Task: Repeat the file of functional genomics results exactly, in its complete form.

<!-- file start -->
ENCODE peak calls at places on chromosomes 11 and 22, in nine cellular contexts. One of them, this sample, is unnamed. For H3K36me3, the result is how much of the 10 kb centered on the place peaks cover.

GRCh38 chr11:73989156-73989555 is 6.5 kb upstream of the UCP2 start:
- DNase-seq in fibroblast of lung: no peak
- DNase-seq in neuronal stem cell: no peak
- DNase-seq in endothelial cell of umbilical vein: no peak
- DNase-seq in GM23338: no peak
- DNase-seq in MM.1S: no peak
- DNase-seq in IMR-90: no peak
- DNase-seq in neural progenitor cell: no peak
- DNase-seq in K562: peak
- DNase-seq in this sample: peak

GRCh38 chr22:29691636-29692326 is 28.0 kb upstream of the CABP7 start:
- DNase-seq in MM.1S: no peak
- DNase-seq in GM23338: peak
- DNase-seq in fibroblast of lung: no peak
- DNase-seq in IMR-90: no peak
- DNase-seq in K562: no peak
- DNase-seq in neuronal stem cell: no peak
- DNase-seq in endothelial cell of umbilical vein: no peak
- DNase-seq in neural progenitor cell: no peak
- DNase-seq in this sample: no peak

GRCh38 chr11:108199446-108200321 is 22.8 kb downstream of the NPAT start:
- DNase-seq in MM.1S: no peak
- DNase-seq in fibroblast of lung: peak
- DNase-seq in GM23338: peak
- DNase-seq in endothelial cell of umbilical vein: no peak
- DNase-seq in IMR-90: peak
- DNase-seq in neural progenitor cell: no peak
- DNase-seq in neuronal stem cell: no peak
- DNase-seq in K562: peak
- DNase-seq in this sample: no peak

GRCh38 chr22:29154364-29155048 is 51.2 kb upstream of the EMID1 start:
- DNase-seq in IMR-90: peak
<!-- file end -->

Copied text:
ENCODE peak calls at places on chromosomes 11 and 22, in nine cellular contexts. One of them, this sample, is unnamed. For H3K36me3, the result is how much of the 10 kb centered on the place peaks cover.

GRCh38 chr11:73989156-73989555 is 6.5 kb upstream of the UCP2 start:
- DNase-seq in fibroblast of lung: no peak
- DNase-seq in neuronal stem cell: no peak
- DNase-seq in endothelial cell of umbilical vein: no peak
- DNase-seq in GM23338: no peak
- DNase-seq in MM.1S: no peak
- DNase-seq in IMR-90: no peak
- DNase-seq in neural progenitor cell: no peak
- DNase-seq in K562: peak
- DNase-seq in this sample: peak

GRCh38 chr22:29691636-29692326 is 28.0 kb upstream of the CABP7 start:
- DNase-seq in MM.1S: no peak
- DNase-seq in GM23338: peak
- DNase-seq in fibroblast of lung: no peak
- DNase-seq in IMR-90: no peak
- DNase-seq in K562: no peak
- DNase-seq in neuronal stem cell: no peak
- DNase-seq in endothelial cell of umbilical vein: no peak
- DNase-seq in neural progenitor cell: no peak
- DNase-seq in this sample: no peak

GRCh38 chr11:108199446-108200321 is 22.8 kb downstream of the NPAT start:
- DNase-seq in MM.1S: no peak
- DNase-seq in fibroblast of lung: peak
- DNase-seq in GM23338: peak
- DNase-seq in endothelial cell of umbilical vein: no peak
- DNase-seq in IMR-90: peak
- DNase-seq in neural progenitor cell: no peak
- DNase-seq in neuronal stem cell: no peak
- DNase-seq in K562: peak
- DNase-seq in this sample: no peak

GRCh38 chr22:29154364-29155048 is 51.2 kb upstream of the EMID1 start:
- DNase-seq in IMR-90: peak